Three Eagle 150 aircraft, VH-EAD, VH-FPO and VH-JBA, were engaged on a training flight for an airshow formation routine. The lead aircraft, EAD, was callsign Eagle 1; FPO was Eagle 2 and JBA was Eagle 3. They were operating at heights between 500 ft and 800 ft. Eagle 2 carried a passenger who was a former Royal Air Force pilot with extensive formation flying experience. The other aircraft did not carry passengers.
The training sequence usually included a formation flypast at 500 ft, followed by a break into a bomb-burst manoeuvre. Following the bomb burst, Eagle 1 would pull up steeply to about 800 ft for some low-speed manoeuvres with flaps extended. Eagles 2 and 3 would remain at 500 ft and complete a pass close to each other as they flew in opposite directions. The aircraft would then rejoin for a formation flypast, followed by a break for a stream landing.
On the day of the accident, the pilots practised their routine (except the stream landing) four times. Then, after the bomb burst during the fifth practice, Eagle 1 climbed to between 700 ft and 800 ft for the low-speed manoeuvres with flaps extended, while Eagles 2 and 3 performed their close pass in opposite directions. As the three aircraft were manoeuvring for a rejoin, the passenger in Eagle 2 observed Eagle 1 roll to the right, flick inverted, and begin rotating to the right in a steep nose-down attitude. The rotation stopped after about one revolution, but the aircraft flicked a second time. The rotation ceased again after about one revolution, but the aircraft flicked inverted again. The pilot did not effect recovery before the aircraft impacted the ground.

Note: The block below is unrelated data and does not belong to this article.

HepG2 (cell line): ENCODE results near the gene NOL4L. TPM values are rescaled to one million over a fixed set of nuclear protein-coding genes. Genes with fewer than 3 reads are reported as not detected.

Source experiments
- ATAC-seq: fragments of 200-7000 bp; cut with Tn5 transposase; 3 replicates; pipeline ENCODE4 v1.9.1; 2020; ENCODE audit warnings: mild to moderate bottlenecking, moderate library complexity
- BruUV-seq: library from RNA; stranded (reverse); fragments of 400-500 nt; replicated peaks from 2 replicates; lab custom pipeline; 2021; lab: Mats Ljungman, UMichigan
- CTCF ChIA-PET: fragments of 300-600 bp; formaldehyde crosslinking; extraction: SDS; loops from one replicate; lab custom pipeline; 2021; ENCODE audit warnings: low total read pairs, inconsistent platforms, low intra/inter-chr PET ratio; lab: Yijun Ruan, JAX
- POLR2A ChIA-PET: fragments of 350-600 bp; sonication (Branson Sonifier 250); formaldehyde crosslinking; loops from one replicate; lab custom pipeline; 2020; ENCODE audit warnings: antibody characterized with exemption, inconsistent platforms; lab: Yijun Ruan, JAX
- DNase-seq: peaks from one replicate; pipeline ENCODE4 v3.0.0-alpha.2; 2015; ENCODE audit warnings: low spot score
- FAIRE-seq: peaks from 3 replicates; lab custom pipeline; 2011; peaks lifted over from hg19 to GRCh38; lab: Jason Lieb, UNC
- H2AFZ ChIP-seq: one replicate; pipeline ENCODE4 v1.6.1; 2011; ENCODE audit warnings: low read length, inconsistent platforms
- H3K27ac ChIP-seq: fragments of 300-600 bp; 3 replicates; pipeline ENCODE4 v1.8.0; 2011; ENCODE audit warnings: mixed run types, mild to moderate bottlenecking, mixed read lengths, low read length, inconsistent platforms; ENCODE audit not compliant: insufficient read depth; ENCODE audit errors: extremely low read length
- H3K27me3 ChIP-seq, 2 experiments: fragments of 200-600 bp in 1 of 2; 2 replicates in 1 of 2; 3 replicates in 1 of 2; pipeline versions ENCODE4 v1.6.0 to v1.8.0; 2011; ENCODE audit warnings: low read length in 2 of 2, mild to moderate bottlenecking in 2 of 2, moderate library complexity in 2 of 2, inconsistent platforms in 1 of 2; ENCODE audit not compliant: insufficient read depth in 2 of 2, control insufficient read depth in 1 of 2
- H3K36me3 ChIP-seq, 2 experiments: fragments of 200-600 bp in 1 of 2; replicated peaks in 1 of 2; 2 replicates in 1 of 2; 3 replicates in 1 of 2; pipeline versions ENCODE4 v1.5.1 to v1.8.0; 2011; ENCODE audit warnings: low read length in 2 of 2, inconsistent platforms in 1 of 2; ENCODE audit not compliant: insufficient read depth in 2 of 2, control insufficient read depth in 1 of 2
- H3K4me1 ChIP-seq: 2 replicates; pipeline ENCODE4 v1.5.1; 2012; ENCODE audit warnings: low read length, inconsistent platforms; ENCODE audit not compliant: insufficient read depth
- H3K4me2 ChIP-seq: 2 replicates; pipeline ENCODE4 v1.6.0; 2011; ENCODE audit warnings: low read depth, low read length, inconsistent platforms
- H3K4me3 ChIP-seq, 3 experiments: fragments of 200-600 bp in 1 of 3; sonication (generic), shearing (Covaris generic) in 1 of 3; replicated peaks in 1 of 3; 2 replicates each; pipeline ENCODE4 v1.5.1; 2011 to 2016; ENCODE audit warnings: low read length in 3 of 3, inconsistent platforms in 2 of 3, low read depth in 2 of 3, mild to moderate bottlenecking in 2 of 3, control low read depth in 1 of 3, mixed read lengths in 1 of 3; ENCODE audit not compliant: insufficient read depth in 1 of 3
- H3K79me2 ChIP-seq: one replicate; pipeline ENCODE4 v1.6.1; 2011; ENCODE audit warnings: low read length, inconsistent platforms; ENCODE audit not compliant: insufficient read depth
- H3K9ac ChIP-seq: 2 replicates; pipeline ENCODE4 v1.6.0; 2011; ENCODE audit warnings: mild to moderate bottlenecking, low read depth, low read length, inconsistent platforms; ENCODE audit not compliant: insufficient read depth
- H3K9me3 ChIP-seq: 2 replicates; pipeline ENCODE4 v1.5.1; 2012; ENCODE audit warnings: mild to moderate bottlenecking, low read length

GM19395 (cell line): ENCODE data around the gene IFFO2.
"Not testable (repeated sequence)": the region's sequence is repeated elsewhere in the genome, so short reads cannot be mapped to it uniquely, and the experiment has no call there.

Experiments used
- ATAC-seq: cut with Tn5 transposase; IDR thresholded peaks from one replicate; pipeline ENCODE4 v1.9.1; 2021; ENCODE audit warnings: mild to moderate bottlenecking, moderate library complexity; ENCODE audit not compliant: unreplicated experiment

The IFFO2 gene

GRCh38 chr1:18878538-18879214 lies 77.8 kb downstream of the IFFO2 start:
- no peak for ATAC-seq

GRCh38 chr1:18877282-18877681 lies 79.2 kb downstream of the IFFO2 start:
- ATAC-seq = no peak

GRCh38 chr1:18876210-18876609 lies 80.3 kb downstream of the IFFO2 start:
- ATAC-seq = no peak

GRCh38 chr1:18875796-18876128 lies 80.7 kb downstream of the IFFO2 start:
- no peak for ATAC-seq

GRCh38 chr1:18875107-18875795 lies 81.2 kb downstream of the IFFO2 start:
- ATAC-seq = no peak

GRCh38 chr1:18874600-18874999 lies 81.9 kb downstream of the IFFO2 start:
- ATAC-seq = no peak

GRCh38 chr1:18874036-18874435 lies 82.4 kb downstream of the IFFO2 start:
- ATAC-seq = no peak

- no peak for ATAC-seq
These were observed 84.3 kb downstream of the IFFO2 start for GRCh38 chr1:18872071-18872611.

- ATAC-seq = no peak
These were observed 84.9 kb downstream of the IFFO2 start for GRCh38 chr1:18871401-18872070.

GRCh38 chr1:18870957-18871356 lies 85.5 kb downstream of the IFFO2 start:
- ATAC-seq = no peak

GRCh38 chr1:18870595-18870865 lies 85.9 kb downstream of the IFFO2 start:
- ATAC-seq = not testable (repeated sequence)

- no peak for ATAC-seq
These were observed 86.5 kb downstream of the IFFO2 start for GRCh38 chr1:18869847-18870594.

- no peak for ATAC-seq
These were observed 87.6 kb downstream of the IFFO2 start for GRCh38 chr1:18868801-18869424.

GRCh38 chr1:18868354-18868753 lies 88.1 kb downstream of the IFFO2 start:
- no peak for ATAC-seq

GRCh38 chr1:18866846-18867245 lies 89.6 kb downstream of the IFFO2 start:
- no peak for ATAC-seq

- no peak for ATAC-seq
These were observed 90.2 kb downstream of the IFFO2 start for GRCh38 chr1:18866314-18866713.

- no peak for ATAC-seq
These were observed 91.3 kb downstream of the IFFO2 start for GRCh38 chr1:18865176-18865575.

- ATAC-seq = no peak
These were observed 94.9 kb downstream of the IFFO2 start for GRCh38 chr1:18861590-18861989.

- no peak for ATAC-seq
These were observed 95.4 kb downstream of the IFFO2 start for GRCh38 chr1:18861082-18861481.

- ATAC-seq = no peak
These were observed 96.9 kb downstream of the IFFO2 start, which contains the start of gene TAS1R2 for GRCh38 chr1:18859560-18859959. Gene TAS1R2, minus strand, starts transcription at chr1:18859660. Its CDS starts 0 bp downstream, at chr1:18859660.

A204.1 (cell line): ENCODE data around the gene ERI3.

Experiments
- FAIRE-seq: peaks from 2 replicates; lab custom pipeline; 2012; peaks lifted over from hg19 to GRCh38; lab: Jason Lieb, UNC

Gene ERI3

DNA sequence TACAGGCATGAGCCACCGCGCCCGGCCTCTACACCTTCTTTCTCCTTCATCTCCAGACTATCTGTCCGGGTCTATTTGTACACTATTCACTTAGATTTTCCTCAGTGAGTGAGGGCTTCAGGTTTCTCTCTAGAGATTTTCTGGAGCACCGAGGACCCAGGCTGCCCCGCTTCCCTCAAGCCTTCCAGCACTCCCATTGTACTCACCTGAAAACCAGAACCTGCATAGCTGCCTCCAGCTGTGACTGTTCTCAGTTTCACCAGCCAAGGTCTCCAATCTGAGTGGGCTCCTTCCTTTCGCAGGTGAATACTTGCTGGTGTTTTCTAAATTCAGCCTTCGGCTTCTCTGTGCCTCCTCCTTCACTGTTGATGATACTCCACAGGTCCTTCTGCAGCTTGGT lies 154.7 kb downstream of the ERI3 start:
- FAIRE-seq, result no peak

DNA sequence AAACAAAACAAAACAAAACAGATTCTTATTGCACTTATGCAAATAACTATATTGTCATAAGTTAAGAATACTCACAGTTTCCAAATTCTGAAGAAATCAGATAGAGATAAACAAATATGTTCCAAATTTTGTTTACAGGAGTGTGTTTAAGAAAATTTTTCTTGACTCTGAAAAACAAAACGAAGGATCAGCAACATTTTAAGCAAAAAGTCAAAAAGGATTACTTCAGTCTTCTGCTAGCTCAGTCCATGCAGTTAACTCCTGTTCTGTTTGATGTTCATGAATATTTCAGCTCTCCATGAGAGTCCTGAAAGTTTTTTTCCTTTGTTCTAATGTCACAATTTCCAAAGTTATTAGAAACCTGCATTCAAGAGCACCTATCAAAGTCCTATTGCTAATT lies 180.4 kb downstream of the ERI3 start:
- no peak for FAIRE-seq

Examination of the wreckage did not reveal any defect that may have contributed to the accident. Measurement of a flap actuator extension indicated that the wing flaps were extended to 32 degrees (91% of the maximum extension available ) at the time of impact. The elevator trim tab was set to 18 degrees up, indicating that the aircraft was trimmed for level flight at 61 kts indicated airspeed with the flaps set to 35 degrees.
The weather conditions at the time of the accident were fine, with a slight sea breeze from the south-east at 2 to 3 kts, with a surface temperature of 13 degrees C, visibility of more than 15 km and no low cloud.
The pilot of Eagle 1 held a Private Pilot Licence with a current Class 2 medical certificate. He had accumulated a total of about 780 flying hours including 47 hours on Eagle aircraft, which he had been flying for about 22 months. About 39 hours of his Eagle experience had been gained on X-TS 150 aircraft and about 8 hours on EAD, a 150 B variant. The X-TS 150 variant is powered by a Continental IO-240A engine driving a McCauley 70-inch diameter propeller of 54-inch fixed pitch, whereas the 150 B variant is powered by a Continental IO-240B engine driving a McCauley 70-inch diameter propeller of 57-inch fixed pitch. There are physical differences between the engines but power outputs are the same. The main difference between the variants was the propeller pitch. Consequently, the performance of the 150B variant, having a propeller with a cruise pitch, would be slower to respond to a rapid increase in power than the X-TS 150.
The pilot had completed a formation flying endorsement approximately 3.5 years previously. Since 26 January 1997 he had accumulated about 47 hours of formation flying in Eagle, Piper Cherokee and Cessna 150 aircraft. He did not hold an aerobatic rating. The pilot's last Biennial Flight Review was completed on 22 November 1998 in an Eagle X-TS 150 aircraft. His last flight before the accident flight had been in EAD 4 days before the accident. The pilot's last airshow routine practice was at Avalon on 16 May 1999.
No pre-existing medical or toxological condition that may have contributed to the accident was identified during the pilot's autopsy.